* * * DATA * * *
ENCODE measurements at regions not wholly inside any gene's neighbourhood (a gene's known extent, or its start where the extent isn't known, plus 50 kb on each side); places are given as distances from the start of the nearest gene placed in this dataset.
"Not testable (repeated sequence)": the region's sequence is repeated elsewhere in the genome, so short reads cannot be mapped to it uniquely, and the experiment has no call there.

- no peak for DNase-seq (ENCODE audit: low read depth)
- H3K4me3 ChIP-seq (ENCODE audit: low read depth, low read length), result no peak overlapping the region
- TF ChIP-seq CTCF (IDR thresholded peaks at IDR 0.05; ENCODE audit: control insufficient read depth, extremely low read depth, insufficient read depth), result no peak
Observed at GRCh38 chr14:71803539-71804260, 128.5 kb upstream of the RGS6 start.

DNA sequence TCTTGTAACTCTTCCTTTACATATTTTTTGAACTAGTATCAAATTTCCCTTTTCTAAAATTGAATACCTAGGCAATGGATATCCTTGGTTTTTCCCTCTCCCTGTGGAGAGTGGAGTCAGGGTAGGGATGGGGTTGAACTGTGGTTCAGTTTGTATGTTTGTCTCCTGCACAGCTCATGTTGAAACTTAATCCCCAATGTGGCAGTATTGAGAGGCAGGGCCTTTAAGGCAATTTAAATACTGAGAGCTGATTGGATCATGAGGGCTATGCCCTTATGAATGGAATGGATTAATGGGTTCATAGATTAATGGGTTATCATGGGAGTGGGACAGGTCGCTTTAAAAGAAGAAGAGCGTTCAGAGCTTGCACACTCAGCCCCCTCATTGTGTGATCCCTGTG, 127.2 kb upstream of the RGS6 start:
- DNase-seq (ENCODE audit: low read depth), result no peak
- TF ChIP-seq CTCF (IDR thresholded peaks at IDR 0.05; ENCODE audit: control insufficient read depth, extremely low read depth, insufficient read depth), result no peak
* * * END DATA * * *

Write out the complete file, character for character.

ENCODE measurements at regions not wholly inside any gene's neighbourhood (a gene's known extent, or its start where the extent isn't known, plus 50 kb on each side); places are given as distances from the start of the nearest gene placed in this dataset.
"Not testable (repeated sequence)": the region's sequence is repeated elsewhere in the genome, so short reads cannot be mapped to it uniquely, and the experiment has no call there.

- no peak for DNase-seq (ENCODE audit: low read depth)
- H3K4me3 ChIP-seq (ENCODE audit: low read depth, low read length), result no peak overlapping the region
- TF ChIP-seq CTCF (IDR thresholded peaks at IDR 0.05; ENCODE audit: control insufficient read depth, extremely low read depth, insufficient read depth), result no peak
Observed at GRCh38 chr14:71803539-71804260, 128.5 kb upstream of the RGS6 start.

DNA sequence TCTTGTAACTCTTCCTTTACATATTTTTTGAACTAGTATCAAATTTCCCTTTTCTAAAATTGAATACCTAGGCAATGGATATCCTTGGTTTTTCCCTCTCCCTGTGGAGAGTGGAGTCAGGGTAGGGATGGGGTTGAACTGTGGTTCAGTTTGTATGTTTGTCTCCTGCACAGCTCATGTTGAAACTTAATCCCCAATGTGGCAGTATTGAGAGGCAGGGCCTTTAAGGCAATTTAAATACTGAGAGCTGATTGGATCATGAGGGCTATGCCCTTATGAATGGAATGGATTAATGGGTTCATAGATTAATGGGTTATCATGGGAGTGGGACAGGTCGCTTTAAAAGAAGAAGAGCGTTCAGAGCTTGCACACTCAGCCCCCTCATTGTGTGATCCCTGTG, 127.2 kb upstream of the RGS6 start:
- DNase-seq (ENCODE audit: low read depth), result no peak
- TF ChIP-seq CTCF (IDR thresholded peaks at IDR 0.05; ENCODE audit: control insufficient read depth, extremely low read depth, insufficient read depth), result no peak